Supermarket giant Tesco is facing what could be the largest equal pay challenge in UK history after law firm Leigh Day announced legal proceedings against the company.
If successful, the lawyers estimate it could cost Tesco as much as £4bn to compensate workers.
In June 2016 the employment tribunal found that lower paid female workers at Tesco’s rival Asda could compare themselves to higher paid men who work in distribution centres.
Tesco equal pay claim
Lawyers, who say they have already been approached by more than 1,000 employees and ex-employees at Tesco, are making the same argument as the Asda case and another case against Sainsbury’s.
The Tesco equal pay claim focuses on employees working in male-dominated distribution centres being paid considerably more than the largely female-staffed Tesco stores.
Warehouse employees sometimes earn in excess of £11 an hour while the most common wage for store staff is £8 per hour.
This disparity could see a full-time distribution worker earning £5,000 more per year than store staff on the same hours.
According to Leigh Day, the underpayment of workers could apply to in excess of 200,000 Tesco employees, with estimated pay shortfalls that could reach £20,000. The final bill for Tesco could be as high as £4bn.
Paula Lee, from the employment team at Leigh Day, said: “We believe an inherent bias has allowed store workers to be underpaid for many years.
“In terms of equal worth to the company, there really should be no argument that workers in stores, compared to those working in distribution centres, contribute at least equal value to the vast profits made by Tesco which last year had group sales of £49.9bn.”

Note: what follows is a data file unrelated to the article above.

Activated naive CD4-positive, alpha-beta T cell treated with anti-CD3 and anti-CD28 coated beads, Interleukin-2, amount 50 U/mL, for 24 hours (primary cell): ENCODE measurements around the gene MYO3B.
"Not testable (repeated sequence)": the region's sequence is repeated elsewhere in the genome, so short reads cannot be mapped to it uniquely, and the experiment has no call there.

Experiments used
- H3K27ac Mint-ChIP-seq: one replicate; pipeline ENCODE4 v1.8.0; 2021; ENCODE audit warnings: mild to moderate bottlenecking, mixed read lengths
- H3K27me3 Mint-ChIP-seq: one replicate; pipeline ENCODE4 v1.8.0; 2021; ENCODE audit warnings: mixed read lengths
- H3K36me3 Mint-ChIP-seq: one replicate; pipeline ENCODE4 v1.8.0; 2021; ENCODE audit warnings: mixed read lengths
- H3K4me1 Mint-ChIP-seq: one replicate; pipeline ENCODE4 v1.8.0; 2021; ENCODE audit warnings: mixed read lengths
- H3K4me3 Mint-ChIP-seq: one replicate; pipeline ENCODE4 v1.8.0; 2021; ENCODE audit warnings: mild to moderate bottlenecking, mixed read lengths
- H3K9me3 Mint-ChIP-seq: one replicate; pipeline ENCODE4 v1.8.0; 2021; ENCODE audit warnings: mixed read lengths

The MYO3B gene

Lee said the huge sums being paid to the company’s management team were deeply at odds with those in store, who just want to be paid at the same rate as their male counterparts in other similar areas of the business.
“In the week where we have marked the 100-year anniversary since women began to get the vote, the time has come for companies and public organisations to have a long, hard look at themselves, to see the inequality which is still deeply entrenched in their organisations,” she added.
Tesco said that all its staff were paid fairly, whatever their gender or background.
“We are unable to comment on a claim that we have not received,” a spokeswoman said.
“Tesco has always been a place for people to get on in their career, regardless of their gender, background or education, and we work hard to make sure all our colleagues are paid fairly and equally for the jobs they do.”
None of the UK major supermarkets have reported their gender pay gap information as yet. They have until 4 April to do so.